Message from the President
Volume 5, Number 3, August 2023
Dear Colleagues and Friends,
As we are in the mid-summer season, I know everyone is busy with their clinical practice with lots of patient visits and surgeries. But hopefully, you are also taking some well-deserved time away with loved ones and friends to recharge the engines.
This edition of JPOSNA® beautifully highlights where pediatric orthopaedics has been and where we are today, especially regarding the sophistication of how we manage our practices and the complex conditions we treat.
The historical perspective is highlighted as we recognize the great giants of pediatric orthopaedics who came before us like Dr. Bob Salter, with reflections from those who worked with him. Best known for his innominate osteotomy and classification for children’s fractures and Perthes disease, Dr. Salter practiced in an era of the general orthopaedist who could manage everything from foot and ankle issues to hips and spines. During my residency, I was fortunate to train with Bob Gillespie, MBChB, whose real specialty was pediatric orthopaedics—how to take care of children. During my fellowship under Tony Herring, MD, there was a movement toward more subspecialization, but each surgeon was very adept at managing all pediatric orthopaedic conditions. Although it is still relatively common to be a general pediatric orthopaedist, the depth and breadth of each area in our field makes it difficult to be an expert in all areas. Becoming laser-focused on one or two enables us to manage very complex patients while identifying the critical issues needing research to answer the important clinical questions to improve patient care.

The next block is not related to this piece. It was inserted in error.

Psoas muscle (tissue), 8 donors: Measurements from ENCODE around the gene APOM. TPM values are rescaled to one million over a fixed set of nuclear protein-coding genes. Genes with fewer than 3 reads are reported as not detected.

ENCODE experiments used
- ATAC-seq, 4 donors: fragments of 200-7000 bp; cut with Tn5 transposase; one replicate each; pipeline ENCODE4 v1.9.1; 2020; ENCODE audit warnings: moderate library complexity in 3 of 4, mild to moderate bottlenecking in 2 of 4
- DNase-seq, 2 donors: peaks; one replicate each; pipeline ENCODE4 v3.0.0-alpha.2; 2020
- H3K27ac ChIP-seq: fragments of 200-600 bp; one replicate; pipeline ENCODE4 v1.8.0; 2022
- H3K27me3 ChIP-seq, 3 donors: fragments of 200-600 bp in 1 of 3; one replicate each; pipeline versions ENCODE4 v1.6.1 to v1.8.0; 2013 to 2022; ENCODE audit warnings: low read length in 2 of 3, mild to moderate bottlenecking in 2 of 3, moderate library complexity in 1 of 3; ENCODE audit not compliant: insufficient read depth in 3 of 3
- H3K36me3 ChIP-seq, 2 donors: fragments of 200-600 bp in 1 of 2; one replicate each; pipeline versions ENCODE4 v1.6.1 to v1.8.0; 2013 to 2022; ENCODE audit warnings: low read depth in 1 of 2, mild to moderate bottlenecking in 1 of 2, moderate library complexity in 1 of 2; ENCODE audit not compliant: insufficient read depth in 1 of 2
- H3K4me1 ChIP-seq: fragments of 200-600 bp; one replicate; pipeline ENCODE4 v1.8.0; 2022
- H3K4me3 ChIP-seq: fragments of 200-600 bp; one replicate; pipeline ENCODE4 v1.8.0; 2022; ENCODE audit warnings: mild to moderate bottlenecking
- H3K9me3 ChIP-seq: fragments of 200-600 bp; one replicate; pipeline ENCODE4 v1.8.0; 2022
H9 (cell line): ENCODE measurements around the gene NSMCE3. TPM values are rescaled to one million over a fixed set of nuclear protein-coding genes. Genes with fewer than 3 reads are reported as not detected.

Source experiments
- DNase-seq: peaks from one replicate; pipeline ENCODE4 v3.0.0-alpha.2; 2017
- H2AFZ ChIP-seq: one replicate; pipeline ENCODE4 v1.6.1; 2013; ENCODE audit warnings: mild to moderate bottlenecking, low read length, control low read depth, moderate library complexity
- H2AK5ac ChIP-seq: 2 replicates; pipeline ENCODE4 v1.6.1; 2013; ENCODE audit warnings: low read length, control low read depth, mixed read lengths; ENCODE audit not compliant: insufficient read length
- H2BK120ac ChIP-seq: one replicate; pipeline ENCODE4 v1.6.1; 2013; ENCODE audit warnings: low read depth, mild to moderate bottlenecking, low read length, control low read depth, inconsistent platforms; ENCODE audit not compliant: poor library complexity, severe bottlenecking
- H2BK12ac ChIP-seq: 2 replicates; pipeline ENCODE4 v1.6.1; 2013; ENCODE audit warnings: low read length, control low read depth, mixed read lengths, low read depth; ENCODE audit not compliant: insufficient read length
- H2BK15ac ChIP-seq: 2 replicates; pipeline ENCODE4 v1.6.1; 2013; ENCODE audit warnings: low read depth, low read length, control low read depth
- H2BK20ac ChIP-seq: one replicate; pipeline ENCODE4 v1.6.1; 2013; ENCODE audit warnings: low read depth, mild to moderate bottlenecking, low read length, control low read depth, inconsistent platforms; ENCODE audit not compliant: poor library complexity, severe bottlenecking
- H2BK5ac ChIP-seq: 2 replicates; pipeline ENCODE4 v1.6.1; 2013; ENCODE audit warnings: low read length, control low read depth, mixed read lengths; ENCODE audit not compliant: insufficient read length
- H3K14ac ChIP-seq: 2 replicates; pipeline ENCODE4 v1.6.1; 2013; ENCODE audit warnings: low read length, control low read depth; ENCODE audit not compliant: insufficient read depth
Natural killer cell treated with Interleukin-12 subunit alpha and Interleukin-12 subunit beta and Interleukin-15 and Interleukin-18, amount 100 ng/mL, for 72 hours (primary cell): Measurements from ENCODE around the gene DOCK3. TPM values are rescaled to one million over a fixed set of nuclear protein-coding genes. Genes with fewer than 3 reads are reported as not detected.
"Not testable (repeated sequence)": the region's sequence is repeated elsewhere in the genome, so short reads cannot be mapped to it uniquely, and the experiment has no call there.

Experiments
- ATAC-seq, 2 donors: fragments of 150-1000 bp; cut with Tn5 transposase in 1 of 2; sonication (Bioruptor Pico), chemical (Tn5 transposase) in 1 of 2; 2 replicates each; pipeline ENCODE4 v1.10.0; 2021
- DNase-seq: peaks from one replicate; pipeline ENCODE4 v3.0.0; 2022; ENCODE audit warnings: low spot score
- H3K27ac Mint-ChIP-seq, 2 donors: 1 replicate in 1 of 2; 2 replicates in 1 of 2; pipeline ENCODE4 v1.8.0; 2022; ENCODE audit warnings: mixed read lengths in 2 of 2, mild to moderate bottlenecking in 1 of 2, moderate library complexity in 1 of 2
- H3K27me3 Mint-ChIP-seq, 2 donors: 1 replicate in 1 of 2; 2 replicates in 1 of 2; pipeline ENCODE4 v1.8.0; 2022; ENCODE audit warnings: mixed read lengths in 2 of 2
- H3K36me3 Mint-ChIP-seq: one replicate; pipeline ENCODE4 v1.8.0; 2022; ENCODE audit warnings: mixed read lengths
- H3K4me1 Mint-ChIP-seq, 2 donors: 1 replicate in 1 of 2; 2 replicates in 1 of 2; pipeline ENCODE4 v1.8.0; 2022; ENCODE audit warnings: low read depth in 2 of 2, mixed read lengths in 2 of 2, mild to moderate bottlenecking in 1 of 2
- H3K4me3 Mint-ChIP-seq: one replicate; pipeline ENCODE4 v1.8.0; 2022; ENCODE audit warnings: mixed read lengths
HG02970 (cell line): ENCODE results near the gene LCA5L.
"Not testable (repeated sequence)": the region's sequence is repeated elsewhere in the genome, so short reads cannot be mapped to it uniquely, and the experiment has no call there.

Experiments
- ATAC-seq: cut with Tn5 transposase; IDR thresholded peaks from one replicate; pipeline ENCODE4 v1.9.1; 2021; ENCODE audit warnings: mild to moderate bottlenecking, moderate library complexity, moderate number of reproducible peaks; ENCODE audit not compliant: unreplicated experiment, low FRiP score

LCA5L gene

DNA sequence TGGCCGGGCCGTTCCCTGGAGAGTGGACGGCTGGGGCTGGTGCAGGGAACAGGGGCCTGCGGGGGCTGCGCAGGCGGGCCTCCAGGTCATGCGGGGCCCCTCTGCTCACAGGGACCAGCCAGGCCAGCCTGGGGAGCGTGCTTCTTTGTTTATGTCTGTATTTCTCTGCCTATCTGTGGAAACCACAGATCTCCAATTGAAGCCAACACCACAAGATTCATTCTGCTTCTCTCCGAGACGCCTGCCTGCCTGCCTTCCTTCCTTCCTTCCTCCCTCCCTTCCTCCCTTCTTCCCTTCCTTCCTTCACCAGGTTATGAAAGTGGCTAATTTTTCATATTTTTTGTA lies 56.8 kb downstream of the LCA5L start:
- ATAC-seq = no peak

The obvious risk of subspecialization includes fragmentation with various groups going off in different directions. Not as obvious is that at some point, the specialist loses some perspective of their roots and may know less than the generalist, and there are many fields outside of medicine where this is true. For example, the 17th-century French art critic may not know as much as one who reviews many different time periods and regions (Detsky, JAMA 2012). Twenty years ago, Sarmiento warned us that the “physician of today may be replaced with a technician who will very proficiently operate whatever machines are invented….” (Sarmiento, JBJS 2003) but fails to understand important orthopaedic principles.
It is important to recognize that our common bond is our focus on children. I hear this consistently when interviewing talented residents for our fellowship who respond with “treating the whole child” as one of the reasons for choosing our field. The technical side of surgery is critical, but the skills to manage a family set us apart from other specialties and draw us together. This theme allows us to learn from each other at our annual meeting, and it is fitting that this year’s best clinical papers, summarized in JPOSNA®, were on the topics of infection and trauma—things we all seem to manage in our daily practice.
It is important that we, as pediatric orthopaedists, continue to come together as a society working as one to fulfill the mission of POSNA striving for “a world with optimal musculoskeletal health for all children.” As we move forward, let us all look for opportunities to recognize and celebrate our unity as pediatric orthopaedists who provide the very best for every child.
Daniel J. Sucato, MD, MS